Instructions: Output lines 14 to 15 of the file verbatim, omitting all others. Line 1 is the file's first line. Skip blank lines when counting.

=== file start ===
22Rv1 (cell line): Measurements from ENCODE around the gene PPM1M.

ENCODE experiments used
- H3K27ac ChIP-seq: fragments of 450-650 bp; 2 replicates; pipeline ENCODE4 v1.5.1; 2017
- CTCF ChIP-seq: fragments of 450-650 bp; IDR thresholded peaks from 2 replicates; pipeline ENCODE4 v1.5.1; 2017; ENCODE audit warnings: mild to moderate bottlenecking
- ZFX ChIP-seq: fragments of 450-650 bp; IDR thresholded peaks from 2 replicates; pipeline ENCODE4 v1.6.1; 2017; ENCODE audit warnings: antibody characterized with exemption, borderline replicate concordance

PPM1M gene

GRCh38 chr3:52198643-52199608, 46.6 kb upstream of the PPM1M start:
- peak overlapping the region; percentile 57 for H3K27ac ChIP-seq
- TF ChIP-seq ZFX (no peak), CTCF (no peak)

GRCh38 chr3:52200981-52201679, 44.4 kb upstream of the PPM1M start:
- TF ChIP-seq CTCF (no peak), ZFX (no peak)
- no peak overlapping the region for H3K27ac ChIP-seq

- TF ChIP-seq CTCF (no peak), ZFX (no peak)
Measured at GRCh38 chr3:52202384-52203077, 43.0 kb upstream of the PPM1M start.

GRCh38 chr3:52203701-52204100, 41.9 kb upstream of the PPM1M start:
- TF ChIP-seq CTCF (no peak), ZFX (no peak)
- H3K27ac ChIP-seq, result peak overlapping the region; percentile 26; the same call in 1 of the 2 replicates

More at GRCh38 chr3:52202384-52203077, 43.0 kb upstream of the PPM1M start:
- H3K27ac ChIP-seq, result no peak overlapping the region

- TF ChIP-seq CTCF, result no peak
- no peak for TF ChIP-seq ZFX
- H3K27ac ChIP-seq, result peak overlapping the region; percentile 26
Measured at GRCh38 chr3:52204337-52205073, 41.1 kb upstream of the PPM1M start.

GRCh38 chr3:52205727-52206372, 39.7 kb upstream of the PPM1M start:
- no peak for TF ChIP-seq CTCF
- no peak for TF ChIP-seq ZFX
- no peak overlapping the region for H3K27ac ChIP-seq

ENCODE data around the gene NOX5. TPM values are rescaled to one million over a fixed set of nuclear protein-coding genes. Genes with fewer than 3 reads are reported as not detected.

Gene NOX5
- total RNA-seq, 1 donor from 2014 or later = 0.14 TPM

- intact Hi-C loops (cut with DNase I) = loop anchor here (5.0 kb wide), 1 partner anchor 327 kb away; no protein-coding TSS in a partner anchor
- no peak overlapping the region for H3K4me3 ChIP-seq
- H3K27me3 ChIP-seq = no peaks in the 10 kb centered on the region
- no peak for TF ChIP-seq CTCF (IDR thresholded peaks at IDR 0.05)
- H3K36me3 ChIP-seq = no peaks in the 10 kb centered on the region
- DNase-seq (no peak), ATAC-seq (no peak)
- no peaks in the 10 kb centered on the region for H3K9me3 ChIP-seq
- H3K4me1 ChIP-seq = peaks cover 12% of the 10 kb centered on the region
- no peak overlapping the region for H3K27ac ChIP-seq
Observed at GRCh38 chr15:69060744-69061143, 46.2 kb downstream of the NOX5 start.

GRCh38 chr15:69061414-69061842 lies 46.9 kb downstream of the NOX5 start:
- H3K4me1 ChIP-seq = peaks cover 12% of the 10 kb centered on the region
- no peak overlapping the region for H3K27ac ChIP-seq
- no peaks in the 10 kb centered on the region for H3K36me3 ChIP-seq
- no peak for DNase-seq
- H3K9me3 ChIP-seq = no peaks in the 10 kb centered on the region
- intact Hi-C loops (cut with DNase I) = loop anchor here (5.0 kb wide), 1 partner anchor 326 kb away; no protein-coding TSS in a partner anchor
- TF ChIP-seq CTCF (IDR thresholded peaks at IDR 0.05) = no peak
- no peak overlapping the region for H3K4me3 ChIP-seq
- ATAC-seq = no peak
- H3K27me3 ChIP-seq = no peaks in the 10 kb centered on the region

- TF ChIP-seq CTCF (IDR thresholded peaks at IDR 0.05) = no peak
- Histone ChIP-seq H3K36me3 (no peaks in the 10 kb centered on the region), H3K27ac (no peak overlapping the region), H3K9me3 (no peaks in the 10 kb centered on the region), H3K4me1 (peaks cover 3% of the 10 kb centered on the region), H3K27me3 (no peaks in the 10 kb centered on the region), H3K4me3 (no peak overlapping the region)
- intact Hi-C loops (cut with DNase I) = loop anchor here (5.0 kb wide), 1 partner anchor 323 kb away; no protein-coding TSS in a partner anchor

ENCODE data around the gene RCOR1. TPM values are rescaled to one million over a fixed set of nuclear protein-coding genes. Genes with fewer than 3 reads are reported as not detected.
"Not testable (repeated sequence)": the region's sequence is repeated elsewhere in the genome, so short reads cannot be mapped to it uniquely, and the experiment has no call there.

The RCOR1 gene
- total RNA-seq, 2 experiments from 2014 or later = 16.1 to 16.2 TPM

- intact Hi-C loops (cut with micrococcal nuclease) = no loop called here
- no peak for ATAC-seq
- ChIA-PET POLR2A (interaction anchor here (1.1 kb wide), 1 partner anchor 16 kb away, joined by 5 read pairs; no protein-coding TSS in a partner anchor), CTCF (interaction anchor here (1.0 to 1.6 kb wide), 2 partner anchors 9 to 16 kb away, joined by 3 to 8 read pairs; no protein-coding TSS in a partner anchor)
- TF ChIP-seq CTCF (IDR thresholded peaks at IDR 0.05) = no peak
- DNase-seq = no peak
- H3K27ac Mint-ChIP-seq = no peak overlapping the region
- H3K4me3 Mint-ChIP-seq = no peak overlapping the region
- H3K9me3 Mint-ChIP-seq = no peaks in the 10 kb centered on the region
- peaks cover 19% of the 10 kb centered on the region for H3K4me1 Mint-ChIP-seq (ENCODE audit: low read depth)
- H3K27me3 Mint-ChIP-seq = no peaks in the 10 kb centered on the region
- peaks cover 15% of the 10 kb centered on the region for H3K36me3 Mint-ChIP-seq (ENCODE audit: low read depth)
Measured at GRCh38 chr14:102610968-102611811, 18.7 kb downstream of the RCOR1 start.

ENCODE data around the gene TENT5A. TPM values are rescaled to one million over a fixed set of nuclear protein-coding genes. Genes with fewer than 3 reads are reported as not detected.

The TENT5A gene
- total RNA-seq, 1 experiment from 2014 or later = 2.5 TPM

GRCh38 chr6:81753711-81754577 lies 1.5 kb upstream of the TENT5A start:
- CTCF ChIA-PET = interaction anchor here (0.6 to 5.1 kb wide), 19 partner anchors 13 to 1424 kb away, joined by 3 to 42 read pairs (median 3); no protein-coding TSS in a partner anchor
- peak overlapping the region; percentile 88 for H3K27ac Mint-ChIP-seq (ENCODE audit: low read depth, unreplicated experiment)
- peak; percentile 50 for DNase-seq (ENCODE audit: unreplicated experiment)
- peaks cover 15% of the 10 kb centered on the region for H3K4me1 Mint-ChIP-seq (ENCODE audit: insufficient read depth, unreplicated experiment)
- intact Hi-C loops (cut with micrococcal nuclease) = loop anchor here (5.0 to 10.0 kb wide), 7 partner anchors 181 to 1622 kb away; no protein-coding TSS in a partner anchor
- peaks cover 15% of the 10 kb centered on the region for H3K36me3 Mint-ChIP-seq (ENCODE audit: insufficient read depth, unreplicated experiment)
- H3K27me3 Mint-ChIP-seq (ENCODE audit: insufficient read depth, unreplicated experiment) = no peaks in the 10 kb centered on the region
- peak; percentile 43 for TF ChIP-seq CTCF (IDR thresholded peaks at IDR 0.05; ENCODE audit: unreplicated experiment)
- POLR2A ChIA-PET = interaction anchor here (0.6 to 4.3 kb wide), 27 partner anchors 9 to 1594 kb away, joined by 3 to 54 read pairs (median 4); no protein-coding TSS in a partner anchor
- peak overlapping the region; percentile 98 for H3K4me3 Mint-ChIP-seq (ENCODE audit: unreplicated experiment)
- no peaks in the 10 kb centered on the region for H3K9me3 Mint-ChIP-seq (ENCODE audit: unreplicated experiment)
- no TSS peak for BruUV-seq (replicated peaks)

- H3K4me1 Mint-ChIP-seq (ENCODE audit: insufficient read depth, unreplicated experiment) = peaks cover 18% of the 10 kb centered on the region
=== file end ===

Measured at GRCh38 chr3:52202384-52203077, 43.0 kb upstream of the PPM1M start.

GRCh38 chr3:52203701-52204100, 41.9 kb upstream of the PPM1M start: